For many years, we used routinely to get letters from the EU commission office in London, starting with the words "Booker is wrong…" and they even had a section of their "Euromyths" website devoted to his stories. Hilariously, they had to coin a new category for him: "true myths".
Had the series continued, we might well have seen on the commission website a reference to Booker’s column last weekend when he picked up on the Galileo saga, citing freely from our work.
In particular, Booker noted that:
… once the new Lisbon Treaty, on which Gordon Brown is so keen, has been ratified there will be no way to stop Galileo. Under the treaty, the EU will at last be legally authorised to run its own space policy (until now it has had to do it on the sly through the European Space Agency, which is not part of the EU). This will mean that the European Commission, which is 100 per cent behind Galileo, will be able to apportion the costs of the project as part of its yearly budget, leaving EU taxpayers with no choice but to pay up.Then, citing this blog, he added,
… as Dr North puts it, "while the committee's report makes highly entertaining reading, and listening to Mrs Dunwoody was even more entertaining, what they say or think makes not a blind bit of difference. The grand projet will go ahead. Our role is simply to pay the bills".That this is one of those "true myths" is effectively confirmed by the report of a conference in Brussels last week, on "Growing Galileo" organised by the European GNSS Supervisory Authority. As reported by the Telematics Journal, it brought together "the whole ecosystem of Europe's satellite technology industry," with the aim of promoting Galileo and strengthening "overall support."
To that effect, Mrs. Barsi-Pataky, an MEP and Rapporteur for Galileo, made an emotional call for support, as did other delegates. But, what was especially significant in the report was its concluding paragraphs, which declared:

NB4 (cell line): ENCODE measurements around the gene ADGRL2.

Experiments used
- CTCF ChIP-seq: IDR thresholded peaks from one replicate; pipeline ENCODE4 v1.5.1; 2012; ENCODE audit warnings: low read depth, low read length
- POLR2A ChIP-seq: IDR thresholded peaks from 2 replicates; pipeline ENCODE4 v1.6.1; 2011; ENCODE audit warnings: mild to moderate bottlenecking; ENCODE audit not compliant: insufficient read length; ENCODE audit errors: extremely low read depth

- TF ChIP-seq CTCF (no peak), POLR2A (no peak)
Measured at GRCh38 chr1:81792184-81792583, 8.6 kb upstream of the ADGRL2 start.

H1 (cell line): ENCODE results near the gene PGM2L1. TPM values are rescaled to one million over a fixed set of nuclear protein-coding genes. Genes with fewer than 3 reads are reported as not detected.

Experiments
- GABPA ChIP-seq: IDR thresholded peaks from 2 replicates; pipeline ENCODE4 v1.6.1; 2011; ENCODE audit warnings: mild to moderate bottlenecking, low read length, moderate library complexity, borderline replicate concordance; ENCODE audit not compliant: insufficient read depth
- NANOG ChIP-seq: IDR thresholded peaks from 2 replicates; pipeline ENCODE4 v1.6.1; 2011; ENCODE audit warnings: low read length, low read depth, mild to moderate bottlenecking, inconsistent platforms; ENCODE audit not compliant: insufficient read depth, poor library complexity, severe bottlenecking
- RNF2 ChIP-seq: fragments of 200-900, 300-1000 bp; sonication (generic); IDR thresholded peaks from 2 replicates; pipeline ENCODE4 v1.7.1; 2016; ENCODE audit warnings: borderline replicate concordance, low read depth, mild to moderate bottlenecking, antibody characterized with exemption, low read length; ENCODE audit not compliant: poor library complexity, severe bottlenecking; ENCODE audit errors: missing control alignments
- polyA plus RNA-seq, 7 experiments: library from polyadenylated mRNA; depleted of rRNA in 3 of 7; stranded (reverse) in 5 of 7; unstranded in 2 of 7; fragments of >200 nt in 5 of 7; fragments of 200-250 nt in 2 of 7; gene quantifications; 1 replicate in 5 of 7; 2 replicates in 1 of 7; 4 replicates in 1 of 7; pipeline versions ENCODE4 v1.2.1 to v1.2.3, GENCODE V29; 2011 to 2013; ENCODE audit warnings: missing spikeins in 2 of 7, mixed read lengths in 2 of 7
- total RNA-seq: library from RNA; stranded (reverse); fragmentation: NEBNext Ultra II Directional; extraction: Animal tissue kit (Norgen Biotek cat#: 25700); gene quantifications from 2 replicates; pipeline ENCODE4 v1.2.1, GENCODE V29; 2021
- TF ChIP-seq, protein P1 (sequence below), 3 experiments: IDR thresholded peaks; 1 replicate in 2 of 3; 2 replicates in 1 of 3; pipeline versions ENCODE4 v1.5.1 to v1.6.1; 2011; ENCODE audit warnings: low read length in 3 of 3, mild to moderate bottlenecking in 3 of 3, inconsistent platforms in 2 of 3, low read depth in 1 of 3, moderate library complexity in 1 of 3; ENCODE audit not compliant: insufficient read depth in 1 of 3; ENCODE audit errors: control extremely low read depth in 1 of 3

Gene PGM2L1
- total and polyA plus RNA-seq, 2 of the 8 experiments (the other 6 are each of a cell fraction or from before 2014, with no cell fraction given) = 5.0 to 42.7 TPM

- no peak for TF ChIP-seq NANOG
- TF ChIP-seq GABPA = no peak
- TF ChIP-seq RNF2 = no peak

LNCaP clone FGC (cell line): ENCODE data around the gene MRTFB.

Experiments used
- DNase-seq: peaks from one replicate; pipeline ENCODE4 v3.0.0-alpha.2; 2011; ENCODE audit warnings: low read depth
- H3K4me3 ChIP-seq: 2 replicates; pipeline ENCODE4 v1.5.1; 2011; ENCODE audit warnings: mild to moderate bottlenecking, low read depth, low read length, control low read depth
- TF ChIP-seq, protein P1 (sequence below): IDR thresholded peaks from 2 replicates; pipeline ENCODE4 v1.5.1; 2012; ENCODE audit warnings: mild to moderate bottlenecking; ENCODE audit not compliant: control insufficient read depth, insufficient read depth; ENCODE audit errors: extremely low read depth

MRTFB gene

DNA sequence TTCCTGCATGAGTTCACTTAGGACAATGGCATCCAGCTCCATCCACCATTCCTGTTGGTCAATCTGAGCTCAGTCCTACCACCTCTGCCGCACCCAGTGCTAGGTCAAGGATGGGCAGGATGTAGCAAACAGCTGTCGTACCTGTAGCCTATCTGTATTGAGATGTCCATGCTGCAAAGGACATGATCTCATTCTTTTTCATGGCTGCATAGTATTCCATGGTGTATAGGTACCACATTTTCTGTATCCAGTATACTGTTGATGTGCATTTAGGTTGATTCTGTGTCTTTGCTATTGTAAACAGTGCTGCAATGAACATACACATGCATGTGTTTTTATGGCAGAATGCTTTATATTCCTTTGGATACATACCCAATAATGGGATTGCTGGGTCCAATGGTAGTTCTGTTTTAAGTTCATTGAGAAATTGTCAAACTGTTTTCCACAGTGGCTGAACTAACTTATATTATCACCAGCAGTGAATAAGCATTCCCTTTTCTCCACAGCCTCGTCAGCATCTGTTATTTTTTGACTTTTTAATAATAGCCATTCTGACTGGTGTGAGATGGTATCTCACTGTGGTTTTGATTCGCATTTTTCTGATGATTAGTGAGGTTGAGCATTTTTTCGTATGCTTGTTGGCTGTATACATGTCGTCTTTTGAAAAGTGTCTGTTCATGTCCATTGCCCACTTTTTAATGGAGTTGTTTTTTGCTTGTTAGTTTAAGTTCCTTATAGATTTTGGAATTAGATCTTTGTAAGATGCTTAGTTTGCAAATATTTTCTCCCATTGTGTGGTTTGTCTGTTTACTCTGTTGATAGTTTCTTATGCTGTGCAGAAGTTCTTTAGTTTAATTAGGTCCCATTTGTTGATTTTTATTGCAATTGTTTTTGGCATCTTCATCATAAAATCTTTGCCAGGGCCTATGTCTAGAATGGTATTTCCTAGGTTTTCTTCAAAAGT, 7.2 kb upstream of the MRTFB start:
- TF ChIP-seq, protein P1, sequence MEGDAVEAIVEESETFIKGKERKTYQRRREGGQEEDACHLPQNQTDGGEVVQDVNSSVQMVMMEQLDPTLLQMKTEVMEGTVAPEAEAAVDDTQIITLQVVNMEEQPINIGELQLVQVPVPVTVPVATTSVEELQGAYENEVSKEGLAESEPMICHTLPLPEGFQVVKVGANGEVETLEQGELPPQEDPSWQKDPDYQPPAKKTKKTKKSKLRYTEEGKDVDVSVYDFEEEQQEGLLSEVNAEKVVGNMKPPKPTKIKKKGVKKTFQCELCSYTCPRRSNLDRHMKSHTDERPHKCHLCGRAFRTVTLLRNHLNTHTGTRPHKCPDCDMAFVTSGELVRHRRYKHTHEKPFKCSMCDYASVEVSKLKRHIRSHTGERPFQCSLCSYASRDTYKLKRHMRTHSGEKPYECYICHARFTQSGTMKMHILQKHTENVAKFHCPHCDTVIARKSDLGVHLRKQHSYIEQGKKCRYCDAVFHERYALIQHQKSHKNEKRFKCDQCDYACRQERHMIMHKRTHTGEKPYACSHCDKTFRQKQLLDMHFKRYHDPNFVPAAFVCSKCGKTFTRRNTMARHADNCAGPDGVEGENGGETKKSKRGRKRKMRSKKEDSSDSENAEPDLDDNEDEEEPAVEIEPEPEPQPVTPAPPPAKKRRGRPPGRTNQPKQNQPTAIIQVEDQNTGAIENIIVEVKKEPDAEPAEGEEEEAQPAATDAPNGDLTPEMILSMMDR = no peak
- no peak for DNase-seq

Europe's satellite and location industry is watching anxiously how Galileo makes its way past the many obstacles of European politics. However, there is almost unanimous agreement Galileo will be implemented. The project has simply progressed too far and has engaged too many companies and politicians to be stopped. The last thing the EU wants is yet another failure. The only question is when?So, despite the strong opposition from the UK and the member states' lack of agreement on funding, the "colleagues" remain absolutely confident that the grand projet will go ahead.
And, to lay the ground, a strong propaganda effort is being mounted, arguing for continuation, the latest in The Financial Times, with one of the authors Pierre Bartholomé, former head of the European Space Agency's satellite communications design team.
The case made is that "Galileo is a technological place-marker ... Have it, and you will be a leader in understanding and exploiting the potential of one of the biggest technologies to have arisen in the past 50 years. Shun it, and you will end up less well equipped to reap the benefits of positioning from space." Thus, from a position where the rationale of the system was that it would improve on the US GPS, we now find that this is no longer necessary.
Simply, we are now told, "It needs to be equivalent, so that Europe is in the game. If it stays out now, it will be much harder ever to get in, because this is technology that evolves rapidly."
And, to achieve this, "the European Commission must assume clear ownership and top-level management responsibility, and equip itself to exercise the role of supremo effectively. All those involved will have to allow it to meet its targets, working with and directing the European Space Agency (ESA) as prime contractor."
So, what started as an intergovernmental project with the ESA in the lead, now is to become absorbed fully into the maw of the supranational state, for which privilege we are told that, "European Union member states must resist the temptation to interfere in the project once it kicks off anew."
On top of this, we are also informed that, "Policymakers need to stop duping themselves and others: it is idle to assume commercial revenue will cover all operations costs." Yet, when the project was originally agreed, it was on the basis of a solemn assurance from the commission that, after the initial pump-priming, the whole project would be self-financing.
And the reward for handing the system over to the commission is, we are cheerfully told: "... it can turn the system into an asset for the citizens and security of Europe."
So, as Booker puts it, echoing North, "Our role is simply to pay the bills". The pigs will fly and another "true myth" is born.
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